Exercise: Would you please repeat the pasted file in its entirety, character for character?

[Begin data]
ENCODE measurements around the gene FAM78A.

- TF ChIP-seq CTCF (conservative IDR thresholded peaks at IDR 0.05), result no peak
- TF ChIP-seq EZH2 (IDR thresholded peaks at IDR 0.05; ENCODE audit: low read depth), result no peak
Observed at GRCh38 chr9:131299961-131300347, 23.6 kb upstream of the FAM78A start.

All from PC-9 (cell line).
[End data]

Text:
ENCODE measurements around the gene FAM78A.

- TF ChIP-seq CTCF (conservative IDR thresholded peaks at IDR 0.05), result no peak
- TF ChIP-seq EZH2 (IDR thresholded peaks at IDR 0.05; ENCODE audit: low read depth), result no peak
Observed at GRCh38 chr9:131299961-131300347, 23.6 kb upstream of the FAM78A start.

All from PC-9 (cell line).